Bex June 10, at 8:
Homo sapiens first appeared aboutyears ago At this stage we were still hunter-gatherers, out looking for food rather than growing and rearing our own supplies. These modern hunter-gatherers tend to be shorter and lighter than their urban cousins but still need to consume far more calories due to the additional energy expended in finding food.
The ability to adapt our diet has been essential to the human migration from the warmth of Africa to the cold of the Arctic north and the arid heat of the deserts. Why the preference for a high fat diet? Calories are essential for energy.
Every cell in the body produces energy by the process of respiration and respiration needs a constant supply of glucose. Fat can store twice as many calories per unit weight than proteins are carbohydrates.
If food was scarce it would literally have been survival of the fattest! We seem to learn at a very young age which foods are high in calories and we develop a taste for these.
Gibson and Wardle found that the calorific value of food was the best predictor of whether or not a child would like that food. Fats are very useful for energy. A given amount of fat contains about twice the calories of similar amounts of protein or carbohydrate. In our historical past, fats would have been relatively rare.
As a result fat would have been relished and cherished! Today, in contrast fat is everywhere, but unfortunately we have not lost that preference for it and as a result we consume it in huge and dangerous amounts.
This comprised some meat, fish, fatty oils, fruit and veg. Fatty foods would have provided the calories along with vitamins A and D whilst the fruit and veg would have provided a few carbohydrates and vitamins B and C.
Compared to modern diet however, carbohydrates would have been in short supply.
Some believe this move away from our ancient diet with a much greater reliance on carbs has led to increased incidence of hypertension, CHD and obesity. Why the preference for sweet foods?
In some ways the answer to this is obvious. Sweet indicates presence of sugar which indicates calories needed for energy. Sweetness would be associated with foods that are ripe and foods that are ripe are going to contain more sugar.
Rozin thinks this preference for sweetness is innate. Bell et al gave sweet foods to Eskimos in Alaska. Under normal conditions Eskimos have nothing sweet in their diet. However, the foods were readily accepted despite their novel nature, again suggesting an underlying human preference for sweet foods.
Again a genetic predisposition is evidence of evolutionary pressure to like sweet foods.
Sugar placed on the tongues of newborn babies produces positive facial expressions again suggesting the preference for sweet is there at birth Steiner Zhao et al identified two specific genes, T1r2 and T1r3 which code for sweet receptors on the tongue.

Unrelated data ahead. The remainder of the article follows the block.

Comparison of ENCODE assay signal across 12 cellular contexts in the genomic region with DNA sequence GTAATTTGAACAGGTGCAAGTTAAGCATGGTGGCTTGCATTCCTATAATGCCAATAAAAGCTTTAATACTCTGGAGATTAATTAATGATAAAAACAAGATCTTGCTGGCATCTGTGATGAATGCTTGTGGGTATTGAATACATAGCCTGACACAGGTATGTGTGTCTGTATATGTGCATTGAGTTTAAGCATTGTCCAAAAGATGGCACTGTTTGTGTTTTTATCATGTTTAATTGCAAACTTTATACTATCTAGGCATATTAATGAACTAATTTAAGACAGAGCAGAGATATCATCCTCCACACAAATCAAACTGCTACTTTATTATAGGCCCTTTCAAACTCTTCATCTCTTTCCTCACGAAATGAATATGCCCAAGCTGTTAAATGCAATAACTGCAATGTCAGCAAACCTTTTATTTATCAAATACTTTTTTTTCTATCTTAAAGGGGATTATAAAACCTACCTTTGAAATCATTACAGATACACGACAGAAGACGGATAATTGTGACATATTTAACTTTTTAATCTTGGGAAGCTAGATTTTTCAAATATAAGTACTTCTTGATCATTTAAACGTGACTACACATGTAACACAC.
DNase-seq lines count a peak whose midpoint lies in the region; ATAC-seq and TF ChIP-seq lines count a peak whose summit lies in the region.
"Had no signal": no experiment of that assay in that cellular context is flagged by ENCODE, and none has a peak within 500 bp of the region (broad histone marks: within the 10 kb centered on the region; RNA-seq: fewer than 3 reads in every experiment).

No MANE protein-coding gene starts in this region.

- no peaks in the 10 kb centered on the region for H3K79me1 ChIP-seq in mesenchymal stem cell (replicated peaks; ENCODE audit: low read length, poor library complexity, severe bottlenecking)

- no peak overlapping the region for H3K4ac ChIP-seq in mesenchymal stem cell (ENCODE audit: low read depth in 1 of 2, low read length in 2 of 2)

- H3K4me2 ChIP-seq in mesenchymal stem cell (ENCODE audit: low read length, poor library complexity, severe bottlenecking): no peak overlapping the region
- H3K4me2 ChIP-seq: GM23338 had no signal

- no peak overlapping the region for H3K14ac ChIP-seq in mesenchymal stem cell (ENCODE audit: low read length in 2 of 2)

The fact that these genes exist and have been maintained within the population again provide powerful biological evidence for an adaptive preference for sweet foods. This would seem to be supported by the number of sweet receptors on the human tongue, far more than for the other flavours such as bitter, sour, salt and umami.
People of all ages and of all cultures seem to prefer sweet taste to any other, suggesting it is an inherited preference: Meiselman et al Finally, humans go to extreme lengths and risk danger to secure sweet food.
Members of the Bayaka Pygmy tribe of Africa climb high trees and suffer stings from hundreds of angry bees to provide this sweet food for their families. Why the preference for salty foods? Salt is essential for the functioning of muscles and nerve cells action potentials and all that.
Homeostasis keeps salt levels reasonably constant. However, salt is not readily available naturally, so like fat when it was found by our ancestors it would have been much prized, hence the reason for us liking it so much. Some have suggested that our desire for salt is innate, we do after all have salt receptors on the tongue.
By four months of age, children being breastfed which contains very low levels of salt prefer cereals that are salty.
People with natural sodium deficiency find salt even more palatable than the rest of us and eat it in larger quantities when available. Dudley et al found that ants living further inland with less salty soils prefer salty foods to sweet.
Again these studies suggest that we instinctively know that we need salt and have developed mechanisms that ensure we get sufficient.I went to a dinner party at a friend’s home last weekend, and met her five-year-old daughter for the first time.
Little Maya was all curly brown hair, doe-like dark eyes, and adorable in her shiny pink nightgown. The best opinions, comments and analysis from The Telegraph.
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